Two Federal Budget Deficit Estimates; Two Accounting Methods
According to the Financial Report of the United States Government for the year ending September 30, 2006, which was released by the Treasury Department (DoT) on Friday, the federal budget deficit totaled $449.5 billion, nearly 81 percent higher than the $247.7 billion in the President’s annual budget report published two months ago. The two different deficit estimates do not mean two sets of books, the Treasury Executive Summary says, but come from different financial reports, using two different accounting methods -- cash and accrual -- that complement each other and reflect different perspectives.
The President’s budget report is prepared on a cash basis; the numbers reflect cash collected and checks sent out. The Treasury’s Financial Report, prepared on an accrual basis, recognizes costs when owed but not necessarily paid -- for example, on Social Security, federal pensions, and Medicare. Revenues are recognized when owed but not necessarily received.
“There is no magic, no sleight of hand; just cost accruals to adjust for the timing of the cash outlay versus the portion of non cash-based cost attributable to the current period,” the Executive Summary accompanying the Financial Report says.
Costs declined in the current year over last year despite an increase in spending due largely to a change in actuarial assumptions regarding lower interest rates, Reuters reports.
The 2006 Financial Report is the tenth issued by the government, and for the tenth time, the Government Accountability Office (GAO) said that it could not sign off on the books because of problems in reporting, the Associated Press reports. Comptroller General David Walker, the head of GAO, said that 53 percent of the government’s assets could not be audited properly. Among other problems, he cited “serious financial management problems at the Department of Defense (DoD).”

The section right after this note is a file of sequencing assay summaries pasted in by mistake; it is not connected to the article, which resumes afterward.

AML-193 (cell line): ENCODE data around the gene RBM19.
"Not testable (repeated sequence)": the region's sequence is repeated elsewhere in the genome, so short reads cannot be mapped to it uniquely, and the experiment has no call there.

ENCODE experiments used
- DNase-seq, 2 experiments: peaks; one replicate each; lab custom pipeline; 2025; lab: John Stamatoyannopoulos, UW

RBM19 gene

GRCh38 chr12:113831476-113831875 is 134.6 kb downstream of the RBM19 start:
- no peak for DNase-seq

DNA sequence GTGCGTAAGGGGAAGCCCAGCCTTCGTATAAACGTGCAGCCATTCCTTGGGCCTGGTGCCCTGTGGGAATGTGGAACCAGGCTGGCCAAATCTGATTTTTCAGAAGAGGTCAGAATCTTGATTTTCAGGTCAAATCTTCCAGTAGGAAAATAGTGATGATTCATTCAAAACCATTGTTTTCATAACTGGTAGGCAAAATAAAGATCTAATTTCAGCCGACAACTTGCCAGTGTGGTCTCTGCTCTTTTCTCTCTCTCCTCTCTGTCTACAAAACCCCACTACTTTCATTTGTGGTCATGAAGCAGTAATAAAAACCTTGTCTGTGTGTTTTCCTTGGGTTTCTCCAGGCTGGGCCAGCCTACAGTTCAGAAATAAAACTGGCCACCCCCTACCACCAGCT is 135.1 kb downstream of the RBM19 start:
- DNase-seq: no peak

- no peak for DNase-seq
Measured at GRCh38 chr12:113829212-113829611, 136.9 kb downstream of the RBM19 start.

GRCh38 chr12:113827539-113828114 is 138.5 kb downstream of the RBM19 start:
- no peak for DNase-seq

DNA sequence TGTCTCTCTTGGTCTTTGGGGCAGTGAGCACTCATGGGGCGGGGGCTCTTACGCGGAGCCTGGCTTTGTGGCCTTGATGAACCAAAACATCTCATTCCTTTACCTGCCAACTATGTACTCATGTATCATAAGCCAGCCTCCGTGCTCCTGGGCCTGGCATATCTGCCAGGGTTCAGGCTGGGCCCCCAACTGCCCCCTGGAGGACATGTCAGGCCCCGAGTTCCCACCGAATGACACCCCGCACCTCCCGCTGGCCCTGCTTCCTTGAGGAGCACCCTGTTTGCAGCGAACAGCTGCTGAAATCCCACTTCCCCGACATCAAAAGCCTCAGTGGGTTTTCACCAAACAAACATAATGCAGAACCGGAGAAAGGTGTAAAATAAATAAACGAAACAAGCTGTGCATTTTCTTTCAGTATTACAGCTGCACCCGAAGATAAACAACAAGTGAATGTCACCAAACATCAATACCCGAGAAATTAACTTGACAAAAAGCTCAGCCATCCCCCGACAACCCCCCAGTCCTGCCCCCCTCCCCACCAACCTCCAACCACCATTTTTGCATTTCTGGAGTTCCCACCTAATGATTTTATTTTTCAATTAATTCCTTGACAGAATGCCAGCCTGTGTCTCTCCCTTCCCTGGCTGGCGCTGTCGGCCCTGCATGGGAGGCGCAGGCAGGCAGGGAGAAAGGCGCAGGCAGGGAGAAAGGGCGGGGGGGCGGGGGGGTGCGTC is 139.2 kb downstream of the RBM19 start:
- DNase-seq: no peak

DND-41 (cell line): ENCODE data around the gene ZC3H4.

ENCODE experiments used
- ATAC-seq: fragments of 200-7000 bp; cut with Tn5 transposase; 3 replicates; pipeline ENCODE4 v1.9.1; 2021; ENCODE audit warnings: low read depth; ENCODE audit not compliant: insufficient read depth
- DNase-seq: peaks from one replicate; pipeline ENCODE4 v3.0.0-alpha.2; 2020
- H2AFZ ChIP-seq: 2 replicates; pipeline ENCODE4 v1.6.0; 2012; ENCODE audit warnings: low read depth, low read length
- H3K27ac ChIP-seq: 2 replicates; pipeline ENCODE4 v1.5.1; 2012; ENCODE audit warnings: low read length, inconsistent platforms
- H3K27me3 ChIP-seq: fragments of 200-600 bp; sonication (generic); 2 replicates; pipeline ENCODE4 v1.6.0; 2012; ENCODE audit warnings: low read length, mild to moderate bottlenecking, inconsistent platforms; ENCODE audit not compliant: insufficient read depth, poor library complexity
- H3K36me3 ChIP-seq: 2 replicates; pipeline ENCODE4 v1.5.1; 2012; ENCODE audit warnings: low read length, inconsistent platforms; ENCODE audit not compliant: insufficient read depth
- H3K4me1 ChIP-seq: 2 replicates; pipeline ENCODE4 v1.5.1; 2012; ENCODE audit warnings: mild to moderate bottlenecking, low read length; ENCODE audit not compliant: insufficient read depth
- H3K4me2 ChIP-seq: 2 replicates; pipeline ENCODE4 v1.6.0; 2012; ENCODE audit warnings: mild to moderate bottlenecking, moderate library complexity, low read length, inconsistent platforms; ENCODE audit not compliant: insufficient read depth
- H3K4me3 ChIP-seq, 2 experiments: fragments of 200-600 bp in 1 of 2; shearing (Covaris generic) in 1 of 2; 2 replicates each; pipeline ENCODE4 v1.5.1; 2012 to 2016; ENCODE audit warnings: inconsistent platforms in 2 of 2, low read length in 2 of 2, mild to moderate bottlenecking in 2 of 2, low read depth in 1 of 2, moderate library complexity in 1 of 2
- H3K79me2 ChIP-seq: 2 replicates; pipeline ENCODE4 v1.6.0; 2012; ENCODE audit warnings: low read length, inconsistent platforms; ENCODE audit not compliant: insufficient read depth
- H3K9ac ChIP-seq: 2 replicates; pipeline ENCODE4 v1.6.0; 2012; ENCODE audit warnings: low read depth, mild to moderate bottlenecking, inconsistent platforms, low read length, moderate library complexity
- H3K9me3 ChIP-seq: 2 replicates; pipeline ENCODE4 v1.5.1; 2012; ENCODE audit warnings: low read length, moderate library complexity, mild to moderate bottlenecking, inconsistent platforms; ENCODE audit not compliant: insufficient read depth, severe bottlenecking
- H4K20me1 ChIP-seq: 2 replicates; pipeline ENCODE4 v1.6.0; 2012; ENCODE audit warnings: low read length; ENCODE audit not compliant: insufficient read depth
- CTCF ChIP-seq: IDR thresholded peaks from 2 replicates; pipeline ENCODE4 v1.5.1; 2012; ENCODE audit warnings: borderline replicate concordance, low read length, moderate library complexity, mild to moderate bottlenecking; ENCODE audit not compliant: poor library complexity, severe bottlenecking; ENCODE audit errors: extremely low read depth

Other agencies that received disclaimers on their 2006 audits included Homeland Security, State (DoS) and NASA. The Energy Department (DoE) earned a qualified opinion, as did the Transportation Department (DoT) and the Smithsonian, goveexecu.com reports. Audit problems included accounting for and reconciling balances across agency lines and “ineffective” processes for preparing financial statements.
In a letter accompanying the “Financial Report of the United States Government”, Treasury Secretary Henry M. Paulsen, Jr. emphasized the importance of the audited Statement of Social Insurance, which appears in the report for the first time this year.
“This report highlights the biggest long-term economic issue facing our country, the future claim on spending for our major entitlement programs: Medicare and Social Security. Without fundamental reform to ensure the sustainability of these programs, by the year 2080, the cost to the federal government of Social Security and Medicare together will nearly triple as a percentage of the U.S. economy, growing to 17 percent.”
The Treasury Department estimates a funding shortfall of $44.15 trillion over the next 80 years, up from the estimate of $40.04 trillion made in 2005.
In his letter, Comptroller General Walker echoes Mr. Paulsen’s urgent message. He calls for the adoption of a new statement in the government’s annual report, according to goveexec.com, that would prove “a long term look at the sustainability of current social insurance and other federal programs.”
The Executive Summary to the financial statements says, however, that even with the new Statement of Social Insurance, the financial statements do not reflect on an accrual basis “future costs implied by current policy, such as national defense, the global war on terrorism and hurricane cleanup efforts.”